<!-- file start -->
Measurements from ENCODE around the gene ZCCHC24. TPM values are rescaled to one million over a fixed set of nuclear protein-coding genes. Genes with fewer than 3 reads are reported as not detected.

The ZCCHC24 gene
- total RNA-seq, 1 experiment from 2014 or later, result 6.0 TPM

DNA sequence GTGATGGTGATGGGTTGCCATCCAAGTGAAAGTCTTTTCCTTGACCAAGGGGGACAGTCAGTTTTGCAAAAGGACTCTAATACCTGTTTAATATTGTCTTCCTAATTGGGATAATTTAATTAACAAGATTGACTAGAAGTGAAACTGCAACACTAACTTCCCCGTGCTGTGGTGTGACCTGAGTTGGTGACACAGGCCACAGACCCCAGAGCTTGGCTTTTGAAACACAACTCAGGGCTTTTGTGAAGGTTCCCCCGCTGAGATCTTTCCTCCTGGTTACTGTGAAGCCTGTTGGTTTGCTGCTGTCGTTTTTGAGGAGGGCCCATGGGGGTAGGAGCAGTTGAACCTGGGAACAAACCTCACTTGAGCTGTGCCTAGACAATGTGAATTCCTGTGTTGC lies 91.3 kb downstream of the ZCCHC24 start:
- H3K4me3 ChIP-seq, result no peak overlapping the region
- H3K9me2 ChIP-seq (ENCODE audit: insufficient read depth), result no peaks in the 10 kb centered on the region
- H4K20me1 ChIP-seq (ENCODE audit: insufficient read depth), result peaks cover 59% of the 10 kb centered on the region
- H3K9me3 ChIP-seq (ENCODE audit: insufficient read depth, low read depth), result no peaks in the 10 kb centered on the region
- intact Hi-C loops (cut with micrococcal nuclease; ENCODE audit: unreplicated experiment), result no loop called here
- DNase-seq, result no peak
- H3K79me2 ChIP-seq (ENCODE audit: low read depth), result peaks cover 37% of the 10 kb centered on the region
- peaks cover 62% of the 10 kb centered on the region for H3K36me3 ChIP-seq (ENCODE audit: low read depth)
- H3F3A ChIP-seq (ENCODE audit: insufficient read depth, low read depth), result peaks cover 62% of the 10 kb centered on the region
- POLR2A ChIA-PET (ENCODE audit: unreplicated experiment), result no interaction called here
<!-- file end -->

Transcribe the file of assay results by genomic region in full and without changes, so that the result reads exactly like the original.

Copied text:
Measurements from ENCODE around the gene ZCCHC24. TPM values are rescaled to one million over a fixed set of nuclear protein-coding genes. Genes with fewer than 3 reads are reported as not detected.

The ZCCHC24 gene
- total RNA-seq, 1 experiment from 2014 or later, result 6.0 TPM

DNA sequence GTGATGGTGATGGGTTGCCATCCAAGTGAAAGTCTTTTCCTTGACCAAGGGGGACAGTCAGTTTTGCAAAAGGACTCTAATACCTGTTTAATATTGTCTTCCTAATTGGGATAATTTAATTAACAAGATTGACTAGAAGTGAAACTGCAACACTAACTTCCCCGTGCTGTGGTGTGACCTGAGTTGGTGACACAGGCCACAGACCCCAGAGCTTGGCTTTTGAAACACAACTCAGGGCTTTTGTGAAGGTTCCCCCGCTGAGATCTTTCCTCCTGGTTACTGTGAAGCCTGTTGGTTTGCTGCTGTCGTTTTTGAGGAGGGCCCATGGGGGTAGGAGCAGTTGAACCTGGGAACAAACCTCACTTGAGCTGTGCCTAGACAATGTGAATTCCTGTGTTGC lies 91.3 kb downstream of the ZCCHC24 start:
- H3K4me3 ChIP-seq, result no peak overlapping the region
- H3K9me2 ChIP-seq (ENCODE audit: insufficient read depth), result no peaks in the 10 kb centered on the region
- H4K20me1 ChIP-seq (ENCODE audit: insufficient read depth), result peaks cover 59% of the 10 kb centered on the region
- H3K9me3 ChIP-seq (ENCODE audit: insufficient read depth, low read depth), result no peaks in the 10 kb centered on the region
- intact Hi-C loops (cut with micrococcal nuclease; ENCODE audit: unreplicated experiment), result no loop called here
- DNase-seq, result no peak
- H3K79me2 ChIP-seq (ENCODE audit: low read depth), result peaks cover 37% of the 10 kb centered on the region
- peaks cover 62% of the 10 kb centered on the region for H3K36me3 ChIP-seq (ENCODE audit: low read depth)
- H3F3A ChIP-seq (ENCODE audit: insufficient read depth, low read depth), result peaks cover 62% of the 10 kb centered on the region
- POLR2A ChIA-PET (ENCODE audit: unreplicated experiment), result no interaction called here